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Cross-Strait Nuclear Power Safety Cooperation Agreement

  • Date:2011-10-12

Atomic Energy Council, Executive Yuan
October 12, 2011

1) Background

The Chernobyl nuclear accident in the former Soviet Union in 1986 and the Fukushima Daiichi Nuclear Power Plant incident in Japan resulting from a stronger-than-anticipated earthquake and tsunami both caused severe losses of people’s property and life and had a long-term environmental impact. Although the nuclear accident in Japan occurred 2,000 kilometers away from Taiwan, it has still attracted a great deal of attention among Taiwanese people. There is also great concern over the impact of offshore nuclear disasters on the safety of the domestic natural environment, personnel contacts, food, and even imported commodities and goods.

Mainland China, which is closer to Taiwan than Japan, currently has 14 nuclear power generators in operation. It also has the world's highest number (26) of nuclear power generators under construction, many of which are concentrated in the southeast coastal area, where, like Taiwan, faces potential threat of earthquakes or tsunamis. In the current absence of an accident reporting and cooperation mechanism between the two sides, the security of these nuclear facilities is steadily becoming a focal point of concern among the people of Taiwan.

The lesson from the Fukushima Daiichi Nuclear Power Plant incident is that the effects of a serious accident can spread widely, and therefore neighboring countries should establish mechanisms to coordinate regional safeguards as well as strengthen information reporting and exchanges to promptly understand the situation of the accident and take necessary response actions. Under the principles of "nuclear safety knows no borders" and "safety first," countries around the world are actively enhancing international cooperation to improve nuclear safety. Taiwan has maintained cooperative relations with the U.S. and Japan for nearly 30 years. In the past, the two sides of the Taiwan Strait have handled cooperation, exchanges, and discussions on nuclear power operations through private channels. In view of the geographical proximity and the increasing contacts between people on both sides, Taiwan and the Mainland should consolidate exchanges to reduce the incidence of a nuclear accident. Moreover, based on the principles of reciprocity and mutual benefit, the two sides should establish a framework for cooperation on cross-strait nuclear power safety and emergency accident reporting.

2) Basic Position

Nuclear power safety pertains to the well being of the people and the ecosystem. The government will firmly adhere to the principles of "reciprocity, mutual benefit, and pragmatism" in signing the Cross-Strait Nuclear Power Safety Cooperation Agreement (hereafter the Agreement), with an aim to upgrade exchange of information on nuclear power safety, establish an accident reporting and liaison mechanism, and promote disclosure of information on nuclear power safety. This will enable Taiwan to access information, respond rapidly, and heighten nuclear safety, further guaranteeing safety in this area.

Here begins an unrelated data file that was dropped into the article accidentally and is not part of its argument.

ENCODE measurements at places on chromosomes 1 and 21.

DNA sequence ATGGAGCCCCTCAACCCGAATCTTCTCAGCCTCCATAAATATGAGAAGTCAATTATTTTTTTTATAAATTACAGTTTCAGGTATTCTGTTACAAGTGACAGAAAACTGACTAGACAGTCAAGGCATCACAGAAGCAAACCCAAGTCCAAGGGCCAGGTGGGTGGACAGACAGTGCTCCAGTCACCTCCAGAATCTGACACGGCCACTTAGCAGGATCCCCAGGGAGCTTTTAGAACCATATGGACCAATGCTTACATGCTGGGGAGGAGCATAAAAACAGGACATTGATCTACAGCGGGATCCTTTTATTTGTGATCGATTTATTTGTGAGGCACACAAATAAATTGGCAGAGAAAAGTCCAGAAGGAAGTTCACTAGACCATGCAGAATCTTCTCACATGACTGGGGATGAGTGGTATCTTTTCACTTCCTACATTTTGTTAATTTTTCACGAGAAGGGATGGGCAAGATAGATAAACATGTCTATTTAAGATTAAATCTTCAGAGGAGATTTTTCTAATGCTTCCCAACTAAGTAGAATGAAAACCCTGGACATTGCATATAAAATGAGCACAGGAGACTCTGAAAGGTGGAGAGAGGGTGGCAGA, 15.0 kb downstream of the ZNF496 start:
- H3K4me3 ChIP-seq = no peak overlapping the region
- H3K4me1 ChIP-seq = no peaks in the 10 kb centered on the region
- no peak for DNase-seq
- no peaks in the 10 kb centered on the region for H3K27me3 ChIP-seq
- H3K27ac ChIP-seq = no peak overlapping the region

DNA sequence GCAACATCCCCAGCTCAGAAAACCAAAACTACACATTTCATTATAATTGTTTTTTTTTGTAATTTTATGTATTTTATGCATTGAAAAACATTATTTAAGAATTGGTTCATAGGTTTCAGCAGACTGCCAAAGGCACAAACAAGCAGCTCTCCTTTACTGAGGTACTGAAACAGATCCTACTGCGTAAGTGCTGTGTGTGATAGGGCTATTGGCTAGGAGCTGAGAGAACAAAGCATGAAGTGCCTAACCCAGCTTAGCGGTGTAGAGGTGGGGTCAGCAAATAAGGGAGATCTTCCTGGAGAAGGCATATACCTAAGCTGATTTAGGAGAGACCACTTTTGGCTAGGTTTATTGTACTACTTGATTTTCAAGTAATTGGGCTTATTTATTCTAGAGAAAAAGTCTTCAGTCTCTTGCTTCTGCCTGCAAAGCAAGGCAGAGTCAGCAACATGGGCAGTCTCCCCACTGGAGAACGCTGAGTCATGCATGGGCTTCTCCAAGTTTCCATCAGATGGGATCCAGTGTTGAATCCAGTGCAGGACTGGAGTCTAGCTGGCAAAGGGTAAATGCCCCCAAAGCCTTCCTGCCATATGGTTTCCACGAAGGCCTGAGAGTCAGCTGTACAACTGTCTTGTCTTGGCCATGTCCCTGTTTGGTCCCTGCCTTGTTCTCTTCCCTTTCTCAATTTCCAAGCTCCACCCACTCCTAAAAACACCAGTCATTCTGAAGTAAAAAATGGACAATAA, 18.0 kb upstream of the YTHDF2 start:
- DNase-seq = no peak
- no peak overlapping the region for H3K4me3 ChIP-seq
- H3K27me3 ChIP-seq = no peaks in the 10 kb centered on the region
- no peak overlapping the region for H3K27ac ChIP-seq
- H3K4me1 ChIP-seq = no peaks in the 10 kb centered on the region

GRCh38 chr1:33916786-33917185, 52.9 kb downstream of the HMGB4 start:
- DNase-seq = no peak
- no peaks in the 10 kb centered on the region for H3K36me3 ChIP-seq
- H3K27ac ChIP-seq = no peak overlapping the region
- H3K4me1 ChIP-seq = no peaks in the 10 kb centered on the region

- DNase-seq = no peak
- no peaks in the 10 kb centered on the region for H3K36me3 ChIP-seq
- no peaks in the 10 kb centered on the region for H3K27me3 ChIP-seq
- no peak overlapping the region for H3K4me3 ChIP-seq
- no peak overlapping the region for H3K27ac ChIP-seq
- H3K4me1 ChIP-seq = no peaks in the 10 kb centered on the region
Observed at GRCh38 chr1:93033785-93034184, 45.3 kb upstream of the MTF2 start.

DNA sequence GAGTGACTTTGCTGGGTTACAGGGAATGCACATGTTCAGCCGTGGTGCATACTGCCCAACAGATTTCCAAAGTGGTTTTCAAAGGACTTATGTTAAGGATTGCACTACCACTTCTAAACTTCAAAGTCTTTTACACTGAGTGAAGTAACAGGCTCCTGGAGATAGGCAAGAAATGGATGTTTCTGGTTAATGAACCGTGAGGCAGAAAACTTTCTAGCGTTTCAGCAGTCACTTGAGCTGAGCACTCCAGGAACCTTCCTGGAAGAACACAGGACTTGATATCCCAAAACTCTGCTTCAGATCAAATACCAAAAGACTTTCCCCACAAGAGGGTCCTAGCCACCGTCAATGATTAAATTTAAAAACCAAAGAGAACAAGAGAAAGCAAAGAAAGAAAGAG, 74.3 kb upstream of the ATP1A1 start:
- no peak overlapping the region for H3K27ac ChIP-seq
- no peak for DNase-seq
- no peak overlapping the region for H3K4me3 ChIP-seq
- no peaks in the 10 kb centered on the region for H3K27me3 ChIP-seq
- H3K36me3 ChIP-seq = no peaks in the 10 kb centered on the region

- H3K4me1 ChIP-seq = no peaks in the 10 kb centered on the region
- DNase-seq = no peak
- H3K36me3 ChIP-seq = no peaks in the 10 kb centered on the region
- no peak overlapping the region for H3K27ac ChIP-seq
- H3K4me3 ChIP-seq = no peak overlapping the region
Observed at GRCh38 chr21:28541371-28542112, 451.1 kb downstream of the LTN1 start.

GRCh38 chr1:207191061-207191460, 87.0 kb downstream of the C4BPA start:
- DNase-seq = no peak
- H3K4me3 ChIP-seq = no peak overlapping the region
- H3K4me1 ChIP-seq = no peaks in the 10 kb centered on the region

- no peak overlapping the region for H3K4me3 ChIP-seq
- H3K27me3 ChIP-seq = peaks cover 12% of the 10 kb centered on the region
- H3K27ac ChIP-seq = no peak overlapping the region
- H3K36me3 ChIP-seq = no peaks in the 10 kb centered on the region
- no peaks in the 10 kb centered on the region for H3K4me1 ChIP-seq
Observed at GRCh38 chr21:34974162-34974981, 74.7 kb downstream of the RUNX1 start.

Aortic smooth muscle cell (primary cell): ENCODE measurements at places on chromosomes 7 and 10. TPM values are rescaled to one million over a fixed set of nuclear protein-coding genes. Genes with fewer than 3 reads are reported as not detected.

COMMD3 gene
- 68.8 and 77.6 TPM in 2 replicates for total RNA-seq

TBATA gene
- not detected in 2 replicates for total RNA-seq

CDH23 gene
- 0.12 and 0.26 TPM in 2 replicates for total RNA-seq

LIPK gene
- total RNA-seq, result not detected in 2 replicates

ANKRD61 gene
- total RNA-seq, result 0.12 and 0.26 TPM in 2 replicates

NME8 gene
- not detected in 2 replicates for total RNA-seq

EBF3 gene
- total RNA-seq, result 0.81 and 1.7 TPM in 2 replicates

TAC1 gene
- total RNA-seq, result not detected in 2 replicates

At this stage, the focus of the Agreement is on nuclear power safety under the negotiation principles of "not discussing the development of the nuclear power industry," "not discussing nuclear power technology transfer," and "not discussing the disposal/processing of low-level radioactive waste and spent nuclear fuel."

3) Objectives and Areas of Cooperation

Under the principles of reciprocity and mutual benefit, the Agreement will formally include the field of nuclear power plant safety and emergency accident reporting among the items of cross-strait cooperation and exchange. In normal times, exchanges can be conducted through conferences, symposiums, personnel exchange visits, and other channels to promote advances in nuclear power plant safety monitoring, management, and response capability on both sides. The Agreement will also enable the establishment of emergency reporting mechanisms. In the event of a nuclear accident on either side, the other side can immediately obtain related information and adopt early response measures to ensure public safety.

4) Anticipated Benefits

The signing of this Agreement will enable, during normal times, the sharing of information and experience on nuclear power plant safety supervision, while also upgrading the operational safety and performance of nuclear power plants. Cooperation and exchanges in this area can reduce the occurrence of nuclear accidents or prevent such accidents from occurring in the first place. The Agreement will also establish emergency reporting mechanisms to enable prompt access to related information so that response measures can be adopted early in the event of an accident to ensure public safety. Furthermore, it can promote transparency on nuclear power plant safety information so as to fully inform the people of Taiwan about the operational situation of nuclear power plants on both sides, granting Taiwanese businesspeople and students in the Mainland greater peace of mind.

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